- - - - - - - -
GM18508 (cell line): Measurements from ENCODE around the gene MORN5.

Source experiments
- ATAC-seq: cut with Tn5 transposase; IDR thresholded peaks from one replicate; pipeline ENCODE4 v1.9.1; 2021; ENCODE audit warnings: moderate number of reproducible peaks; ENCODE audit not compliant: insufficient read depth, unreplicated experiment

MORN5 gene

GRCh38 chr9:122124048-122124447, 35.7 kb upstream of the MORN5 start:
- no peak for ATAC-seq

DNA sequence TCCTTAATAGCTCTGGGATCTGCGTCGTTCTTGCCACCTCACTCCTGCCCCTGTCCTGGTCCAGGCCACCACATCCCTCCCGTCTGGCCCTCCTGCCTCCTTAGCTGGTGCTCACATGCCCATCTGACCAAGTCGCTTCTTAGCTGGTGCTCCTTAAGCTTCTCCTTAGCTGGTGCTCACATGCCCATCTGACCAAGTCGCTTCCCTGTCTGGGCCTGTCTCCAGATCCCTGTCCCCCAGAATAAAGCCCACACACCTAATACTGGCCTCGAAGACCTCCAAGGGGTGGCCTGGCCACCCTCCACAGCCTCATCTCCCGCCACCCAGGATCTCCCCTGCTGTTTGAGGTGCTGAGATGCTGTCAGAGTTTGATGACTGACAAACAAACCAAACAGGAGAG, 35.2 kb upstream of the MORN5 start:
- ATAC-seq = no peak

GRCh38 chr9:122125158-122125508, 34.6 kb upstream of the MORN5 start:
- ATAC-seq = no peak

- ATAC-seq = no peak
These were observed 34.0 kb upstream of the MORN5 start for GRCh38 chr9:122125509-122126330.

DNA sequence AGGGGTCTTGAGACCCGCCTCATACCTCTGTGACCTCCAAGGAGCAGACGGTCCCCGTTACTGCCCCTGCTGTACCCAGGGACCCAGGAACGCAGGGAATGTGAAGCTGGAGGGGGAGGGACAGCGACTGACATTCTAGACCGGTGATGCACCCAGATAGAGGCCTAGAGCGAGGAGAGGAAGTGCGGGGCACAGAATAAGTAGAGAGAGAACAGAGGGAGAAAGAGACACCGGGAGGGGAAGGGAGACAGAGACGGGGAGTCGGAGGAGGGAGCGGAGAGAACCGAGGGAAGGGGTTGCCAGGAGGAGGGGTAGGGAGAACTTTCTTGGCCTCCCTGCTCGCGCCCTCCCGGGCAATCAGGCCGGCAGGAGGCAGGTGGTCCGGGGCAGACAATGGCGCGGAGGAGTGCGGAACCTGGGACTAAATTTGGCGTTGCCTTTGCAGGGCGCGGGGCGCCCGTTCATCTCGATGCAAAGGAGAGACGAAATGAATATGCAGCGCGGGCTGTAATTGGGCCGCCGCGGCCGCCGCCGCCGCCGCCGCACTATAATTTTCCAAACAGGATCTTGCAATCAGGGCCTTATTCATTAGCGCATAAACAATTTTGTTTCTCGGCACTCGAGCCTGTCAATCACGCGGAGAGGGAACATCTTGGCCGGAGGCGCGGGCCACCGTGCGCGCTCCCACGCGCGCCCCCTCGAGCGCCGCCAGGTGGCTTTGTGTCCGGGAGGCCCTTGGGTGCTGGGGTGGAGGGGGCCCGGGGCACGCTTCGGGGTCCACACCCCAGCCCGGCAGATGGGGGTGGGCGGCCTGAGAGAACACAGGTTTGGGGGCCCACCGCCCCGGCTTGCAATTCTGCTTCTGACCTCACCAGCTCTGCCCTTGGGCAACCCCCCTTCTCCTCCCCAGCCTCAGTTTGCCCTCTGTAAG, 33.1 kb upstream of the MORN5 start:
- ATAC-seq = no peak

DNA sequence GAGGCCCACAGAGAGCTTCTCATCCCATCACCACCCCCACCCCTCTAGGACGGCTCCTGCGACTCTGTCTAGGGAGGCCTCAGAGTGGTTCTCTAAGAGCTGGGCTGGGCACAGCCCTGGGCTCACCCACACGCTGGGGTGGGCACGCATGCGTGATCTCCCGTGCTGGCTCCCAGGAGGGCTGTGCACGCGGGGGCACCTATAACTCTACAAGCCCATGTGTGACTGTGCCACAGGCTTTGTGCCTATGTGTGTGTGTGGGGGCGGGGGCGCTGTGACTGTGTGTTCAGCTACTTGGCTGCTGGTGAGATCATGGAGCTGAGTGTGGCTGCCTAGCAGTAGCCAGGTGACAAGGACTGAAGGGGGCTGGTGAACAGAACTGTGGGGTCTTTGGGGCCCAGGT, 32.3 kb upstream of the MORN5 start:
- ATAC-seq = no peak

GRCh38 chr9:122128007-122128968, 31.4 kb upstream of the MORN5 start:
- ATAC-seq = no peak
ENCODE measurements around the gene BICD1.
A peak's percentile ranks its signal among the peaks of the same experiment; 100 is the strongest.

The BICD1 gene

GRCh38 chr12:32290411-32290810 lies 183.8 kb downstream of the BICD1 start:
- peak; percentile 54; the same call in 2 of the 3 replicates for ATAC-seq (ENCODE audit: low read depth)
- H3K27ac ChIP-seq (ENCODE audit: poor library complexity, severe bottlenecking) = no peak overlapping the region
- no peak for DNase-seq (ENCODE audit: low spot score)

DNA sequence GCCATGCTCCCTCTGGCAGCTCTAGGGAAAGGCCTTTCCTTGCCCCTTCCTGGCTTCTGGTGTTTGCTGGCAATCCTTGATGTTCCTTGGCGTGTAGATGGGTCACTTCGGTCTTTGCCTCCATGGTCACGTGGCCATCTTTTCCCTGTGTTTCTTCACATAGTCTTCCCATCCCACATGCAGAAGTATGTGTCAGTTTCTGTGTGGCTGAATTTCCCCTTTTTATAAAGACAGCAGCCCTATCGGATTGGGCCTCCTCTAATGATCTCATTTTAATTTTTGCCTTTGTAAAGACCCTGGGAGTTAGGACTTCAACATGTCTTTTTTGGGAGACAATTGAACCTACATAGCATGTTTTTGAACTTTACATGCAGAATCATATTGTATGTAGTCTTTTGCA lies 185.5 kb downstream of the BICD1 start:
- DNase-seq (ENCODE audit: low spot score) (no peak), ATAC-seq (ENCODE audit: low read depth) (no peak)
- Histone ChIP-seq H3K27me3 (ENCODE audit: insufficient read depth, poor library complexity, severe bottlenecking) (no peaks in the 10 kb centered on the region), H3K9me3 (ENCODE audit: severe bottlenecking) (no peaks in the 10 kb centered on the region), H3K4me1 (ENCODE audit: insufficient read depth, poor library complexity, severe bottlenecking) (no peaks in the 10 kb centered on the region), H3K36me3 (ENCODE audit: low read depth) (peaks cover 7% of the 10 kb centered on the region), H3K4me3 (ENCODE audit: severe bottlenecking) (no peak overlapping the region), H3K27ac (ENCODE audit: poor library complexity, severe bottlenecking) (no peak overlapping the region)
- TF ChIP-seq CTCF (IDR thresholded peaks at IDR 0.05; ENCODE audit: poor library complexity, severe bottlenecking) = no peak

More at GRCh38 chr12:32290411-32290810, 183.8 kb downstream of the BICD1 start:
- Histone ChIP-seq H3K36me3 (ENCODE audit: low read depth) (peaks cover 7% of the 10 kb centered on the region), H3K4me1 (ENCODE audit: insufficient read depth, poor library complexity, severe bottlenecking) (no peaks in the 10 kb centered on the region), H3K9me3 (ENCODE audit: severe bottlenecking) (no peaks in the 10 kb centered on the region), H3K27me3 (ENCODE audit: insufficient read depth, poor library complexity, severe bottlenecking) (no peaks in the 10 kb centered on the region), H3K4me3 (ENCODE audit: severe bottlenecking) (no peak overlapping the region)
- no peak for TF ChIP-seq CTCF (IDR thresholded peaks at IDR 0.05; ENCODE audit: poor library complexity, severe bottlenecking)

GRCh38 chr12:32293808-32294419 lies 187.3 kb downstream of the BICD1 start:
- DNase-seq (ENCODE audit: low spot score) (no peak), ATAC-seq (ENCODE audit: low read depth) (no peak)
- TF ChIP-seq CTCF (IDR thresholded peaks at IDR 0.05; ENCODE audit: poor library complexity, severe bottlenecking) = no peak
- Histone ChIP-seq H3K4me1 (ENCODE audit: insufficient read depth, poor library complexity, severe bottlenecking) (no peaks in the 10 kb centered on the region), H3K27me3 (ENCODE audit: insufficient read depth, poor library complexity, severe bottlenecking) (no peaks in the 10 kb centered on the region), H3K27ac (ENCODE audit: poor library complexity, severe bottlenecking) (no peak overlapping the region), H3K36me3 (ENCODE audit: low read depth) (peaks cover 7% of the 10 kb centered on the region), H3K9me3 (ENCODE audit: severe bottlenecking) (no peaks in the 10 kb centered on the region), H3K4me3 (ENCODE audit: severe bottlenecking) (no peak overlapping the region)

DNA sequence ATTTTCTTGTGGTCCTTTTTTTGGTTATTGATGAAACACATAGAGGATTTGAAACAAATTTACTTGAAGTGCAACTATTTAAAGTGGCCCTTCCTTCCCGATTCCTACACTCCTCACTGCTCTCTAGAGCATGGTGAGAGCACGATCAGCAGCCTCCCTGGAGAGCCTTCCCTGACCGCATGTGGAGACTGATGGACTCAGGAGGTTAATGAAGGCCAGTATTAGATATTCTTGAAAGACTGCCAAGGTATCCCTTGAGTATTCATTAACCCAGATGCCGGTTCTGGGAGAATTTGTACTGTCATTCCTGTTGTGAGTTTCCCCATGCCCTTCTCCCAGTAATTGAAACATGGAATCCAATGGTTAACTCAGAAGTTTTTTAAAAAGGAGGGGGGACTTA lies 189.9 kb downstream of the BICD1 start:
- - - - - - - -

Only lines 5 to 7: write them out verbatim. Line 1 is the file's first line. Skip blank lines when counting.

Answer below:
GRCh38 chr9:122124048-122124447, 35.7 kb upstream of the MORN5 start:
- no peak for ATAC-seq

DNA sequence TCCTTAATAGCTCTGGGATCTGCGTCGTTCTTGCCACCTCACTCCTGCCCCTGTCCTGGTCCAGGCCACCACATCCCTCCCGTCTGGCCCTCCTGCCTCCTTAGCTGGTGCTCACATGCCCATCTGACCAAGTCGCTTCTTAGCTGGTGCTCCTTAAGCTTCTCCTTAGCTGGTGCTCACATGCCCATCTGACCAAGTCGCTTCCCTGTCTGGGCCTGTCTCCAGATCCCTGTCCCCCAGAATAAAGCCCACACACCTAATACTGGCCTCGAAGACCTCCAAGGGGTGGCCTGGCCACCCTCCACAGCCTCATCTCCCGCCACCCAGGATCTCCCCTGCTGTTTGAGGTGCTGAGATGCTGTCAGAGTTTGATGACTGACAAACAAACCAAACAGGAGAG, 35.2 kb upstream of the MORN5 start: